A lively audience packed out Eden’s Gallery last week for a fascinating rainforest debate chaired by George Alagiah, ‘Are the rainforests for sale?’
The debate sparked discussion on solutions to deforestation, ranging from global financial incentives to sustainable palm oil to ecotourism.
The expert panel, who had some 150 years of combined experience working in rainforests and campaigning for their protection, shared their infectious passion for these incredible places and revealed a bit about what inspired them to devote their lives to this cause.
The audience heard how a chance encounter with a three-toed sloth in Panama first got Andrew Mitchell [picture above], now Executive Director of the Global Canopy Programme, hooked on rainforest protection and canopy exploration.
He’d bought the animal off a local market seller who was about to sell it for meat. Having rescued the tenacious sloth he released it back to the wild; as he watched it climb slowly and majestically up to the top of the trees he knew he needed to find out more about the rainforest canopy and the amazing life it holds.
Some considered questions from the audience got the speakers offering their take on pressing topics.
Emma Rundle from South Devon College asked about palm oil: ‘I try to avoid using palm oil as I know it causes rainforest destruction, but what are the alternatives?
Andrew Mitchell explained that ‘Palm oil itself is not necessarily a bad thing, but it’s important that it’s sustainably produced palm oil. At the moment this is more expensive so very few people use it. We need to support sustainable production and understand the real cost of cheaper palm oil; environmental destruction.’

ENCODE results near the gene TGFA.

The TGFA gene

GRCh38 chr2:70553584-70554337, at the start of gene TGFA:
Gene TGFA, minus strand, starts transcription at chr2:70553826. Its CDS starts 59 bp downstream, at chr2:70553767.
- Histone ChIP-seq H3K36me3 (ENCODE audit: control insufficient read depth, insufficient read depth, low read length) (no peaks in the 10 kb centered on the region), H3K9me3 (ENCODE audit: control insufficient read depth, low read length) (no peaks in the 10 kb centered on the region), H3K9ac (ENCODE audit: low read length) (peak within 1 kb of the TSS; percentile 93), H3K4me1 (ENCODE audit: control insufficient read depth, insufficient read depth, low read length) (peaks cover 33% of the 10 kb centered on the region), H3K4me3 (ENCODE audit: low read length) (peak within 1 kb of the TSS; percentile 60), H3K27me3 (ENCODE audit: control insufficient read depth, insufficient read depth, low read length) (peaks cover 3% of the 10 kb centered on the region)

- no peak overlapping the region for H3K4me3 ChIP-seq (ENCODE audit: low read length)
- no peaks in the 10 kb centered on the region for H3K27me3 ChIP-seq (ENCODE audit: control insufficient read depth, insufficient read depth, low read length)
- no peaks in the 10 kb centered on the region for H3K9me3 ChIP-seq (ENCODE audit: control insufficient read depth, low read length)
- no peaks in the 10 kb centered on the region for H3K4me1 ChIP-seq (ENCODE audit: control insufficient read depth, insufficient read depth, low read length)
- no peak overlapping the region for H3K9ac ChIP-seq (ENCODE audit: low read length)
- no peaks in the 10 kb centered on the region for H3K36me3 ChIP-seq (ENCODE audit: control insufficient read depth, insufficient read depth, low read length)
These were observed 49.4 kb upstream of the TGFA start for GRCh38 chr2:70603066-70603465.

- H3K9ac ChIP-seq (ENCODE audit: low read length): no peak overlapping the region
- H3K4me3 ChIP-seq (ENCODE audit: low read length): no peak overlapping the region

The panel also mentioned the Roundtable on Sustainable Palm Oil, a consortium of groups working together to promote the growth and use of sustainable palm oil
Eden’s Fiona Dunsmore asked what penalties companies faced if they were found operating illegally in protected rainforests areas.
Simon Counsell, Director of the Rainforest Foundation UK, explained that the real problem is that there is no way to enforce laws and penalties. National laws are undermined by corruption, whilst fines for illegal logging are small in comparison to the profits logging companies make, and are rarely enforced.
Fierce debate ensued from the floor and the panel over whether the law of ecocide should be introduced. ‘Ecocide’ refers to holding individuals or companies legally accountable for large scale environmental destruction or over consumption of non-renewable resources. It proposes a system being put in place that would be the equivalent of the International Courts of Justice in the Hague, to deal with ecological crimes.
Two thirds of the audience voted in favour of recognising ecocide as a crime, but there were more doubts over how it would be implemented.
The evening ended with an important question from Chris Salisbury: ‘What is the most useful action an individual can do or make at a personal level, to sustain the rainforests?’
‘Use less stuff,’ said Simon Counsell, Chief Executive of the Rainforest Foundation, who suggested that we need to be more careful about sourcing products from rainforests, on a large scale.
‘Start a revolution!’ was Andrew Mitchell’s answer. He believes we need to use the power of the internet to create a social revolution and campaign on rainforest protection.
Plant specialist Professor Sir Ghillean Prance FRS insisted that: ‘We must be politically active. This is one of the most important things we can do.’
By Robyn Cummins